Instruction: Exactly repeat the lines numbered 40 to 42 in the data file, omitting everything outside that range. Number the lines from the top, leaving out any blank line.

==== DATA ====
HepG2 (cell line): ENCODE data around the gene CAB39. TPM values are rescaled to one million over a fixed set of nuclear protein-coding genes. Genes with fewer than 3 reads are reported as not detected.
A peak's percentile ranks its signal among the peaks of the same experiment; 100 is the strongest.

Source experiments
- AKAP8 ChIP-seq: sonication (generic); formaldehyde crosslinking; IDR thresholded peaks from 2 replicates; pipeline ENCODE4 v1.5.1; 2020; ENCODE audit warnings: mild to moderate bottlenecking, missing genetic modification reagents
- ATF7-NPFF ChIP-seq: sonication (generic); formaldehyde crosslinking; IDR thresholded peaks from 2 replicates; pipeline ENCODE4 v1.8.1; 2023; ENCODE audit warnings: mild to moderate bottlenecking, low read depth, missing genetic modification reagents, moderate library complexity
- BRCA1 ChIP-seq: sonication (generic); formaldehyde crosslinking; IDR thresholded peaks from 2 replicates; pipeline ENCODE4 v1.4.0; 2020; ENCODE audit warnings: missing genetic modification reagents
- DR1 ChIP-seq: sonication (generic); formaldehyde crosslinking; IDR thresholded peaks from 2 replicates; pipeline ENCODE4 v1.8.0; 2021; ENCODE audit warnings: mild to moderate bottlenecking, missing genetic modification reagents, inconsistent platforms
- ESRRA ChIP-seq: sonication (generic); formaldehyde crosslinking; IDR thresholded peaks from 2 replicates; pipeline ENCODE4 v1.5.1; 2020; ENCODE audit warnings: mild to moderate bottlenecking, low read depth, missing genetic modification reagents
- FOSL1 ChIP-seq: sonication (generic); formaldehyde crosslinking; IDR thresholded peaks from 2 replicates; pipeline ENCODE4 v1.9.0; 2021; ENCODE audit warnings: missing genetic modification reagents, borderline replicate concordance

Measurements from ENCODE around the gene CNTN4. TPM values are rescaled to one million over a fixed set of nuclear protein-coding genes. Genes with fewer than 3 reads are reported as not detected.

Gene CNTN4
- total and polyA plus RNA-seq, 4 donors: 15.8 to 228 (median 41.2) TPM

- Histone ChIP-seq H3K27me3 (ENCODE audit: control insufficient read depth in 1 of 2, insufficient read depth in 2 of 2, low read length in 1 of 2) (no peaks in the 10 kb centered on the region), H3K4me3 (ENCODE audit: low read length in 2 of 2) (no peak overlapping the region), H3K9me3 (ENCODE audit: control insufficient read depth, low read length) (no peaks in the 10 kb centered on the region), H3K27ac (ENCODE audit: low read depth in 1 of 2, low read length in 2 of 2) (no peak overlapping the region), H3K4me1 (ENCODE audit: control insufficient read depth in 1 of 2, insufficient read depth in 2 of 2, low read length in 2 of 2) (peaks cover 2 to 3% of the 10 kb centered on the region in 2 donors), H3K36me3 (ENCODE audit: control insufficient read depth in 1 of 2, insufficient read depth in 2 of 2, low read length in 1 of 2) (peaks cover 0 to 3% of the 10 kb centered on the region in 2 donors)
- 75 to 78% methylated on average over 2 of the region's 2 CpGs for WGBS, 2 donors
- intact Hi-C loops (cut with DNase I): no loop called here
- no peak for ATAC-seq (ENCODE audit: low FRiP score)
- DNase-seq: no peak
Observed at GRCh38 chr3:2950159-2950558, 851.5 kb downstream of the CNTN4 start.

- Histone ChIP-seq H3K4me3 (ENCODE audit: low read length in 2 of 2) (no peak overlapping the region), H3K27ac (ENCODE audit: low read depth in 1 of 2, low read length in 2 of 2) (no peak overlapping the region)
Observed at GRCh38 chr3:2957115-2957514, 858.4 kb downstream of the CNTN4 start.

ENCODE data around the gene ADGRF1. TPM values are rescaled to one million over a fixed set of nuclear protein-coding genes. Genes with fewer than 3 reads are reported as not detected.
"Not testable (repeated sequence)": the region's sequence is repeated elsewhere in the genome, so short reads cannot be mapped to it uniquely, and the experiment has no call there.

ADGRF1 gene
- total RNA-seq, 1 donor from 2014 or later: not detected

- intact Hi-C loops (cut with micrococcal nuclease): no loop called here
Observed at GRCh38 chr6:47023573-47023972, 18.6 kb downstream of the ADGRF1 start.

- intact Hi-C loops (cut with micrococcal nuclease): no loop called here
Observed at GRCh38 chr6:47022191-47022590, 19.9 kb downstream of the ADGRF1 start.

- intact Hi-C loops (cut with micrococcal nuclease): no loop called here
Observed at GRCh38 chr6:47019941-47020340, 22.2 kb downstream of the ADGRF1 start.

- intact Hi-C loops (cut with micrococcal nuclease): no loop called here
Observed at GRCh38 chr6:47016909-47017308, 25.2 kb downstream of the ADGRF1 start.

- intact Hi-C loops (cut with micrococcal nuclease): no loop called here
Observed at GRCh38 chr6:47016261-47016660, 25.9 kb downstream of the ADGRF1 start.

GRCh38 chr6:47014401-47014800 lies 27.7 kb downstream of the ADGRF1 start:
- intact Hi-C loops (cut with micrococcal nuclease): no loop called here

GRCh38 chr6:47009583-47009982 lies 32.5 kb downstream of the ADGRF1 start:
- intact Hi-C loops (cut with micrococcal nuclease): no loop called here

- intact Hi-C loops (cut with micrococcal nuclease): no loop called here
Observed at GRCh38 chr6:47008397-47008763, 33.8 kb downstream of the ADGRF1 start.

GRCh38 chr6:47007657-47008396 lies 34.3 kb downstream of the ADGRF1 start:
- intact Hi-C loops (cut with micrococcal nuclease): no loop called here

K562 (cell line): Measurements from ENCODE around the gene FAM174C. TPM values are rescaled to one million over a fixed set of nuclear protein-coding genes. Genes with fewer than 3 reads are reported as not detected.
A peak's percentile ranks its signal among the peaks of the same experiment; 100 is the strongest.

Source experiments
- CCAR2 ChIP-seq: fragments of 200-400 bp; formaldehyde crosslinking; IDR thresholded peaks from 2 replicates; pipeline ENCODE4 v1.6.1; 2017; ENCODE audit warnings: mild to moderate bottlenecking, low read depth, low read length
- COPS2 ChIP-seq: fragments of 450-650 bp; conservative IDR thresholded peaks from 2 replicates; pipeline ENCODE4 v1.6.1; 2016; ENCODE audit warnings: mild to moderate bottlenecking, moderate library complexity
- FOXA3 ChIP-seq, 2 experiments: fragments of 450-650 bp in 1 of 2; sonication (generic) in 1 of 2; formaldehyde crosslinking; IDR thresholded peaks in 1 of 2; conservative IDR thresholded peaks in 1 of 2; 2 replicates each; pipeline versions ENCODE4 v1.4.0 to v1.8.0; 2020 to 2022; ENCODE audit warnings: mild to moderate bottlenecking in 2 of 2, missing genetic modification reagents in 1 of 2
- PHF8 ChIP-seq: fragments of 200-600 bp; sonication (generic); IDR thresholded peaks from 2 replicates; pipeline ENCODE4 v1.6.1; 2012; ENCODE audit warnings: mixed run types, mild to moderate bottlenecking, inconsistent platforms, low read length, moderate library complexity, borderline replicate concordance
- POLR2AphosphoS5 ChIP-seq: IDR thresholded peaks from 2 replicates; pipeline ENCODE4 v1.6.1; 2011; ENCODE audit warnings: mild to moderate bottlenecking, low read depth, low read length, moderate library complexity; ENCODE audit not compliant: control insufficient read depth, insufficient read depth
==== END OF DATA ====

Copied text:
Observed at GRCh38 chr6:47008397-47008763, 33.8 kb downstream of the ADGRF1 start.

GRCh38 chr6:47007657-47008396 lies 34.3 kb downstream of the ADGRF1 start:
- intact Hi-C loops (cut with micrococcal nuclease): no loop called here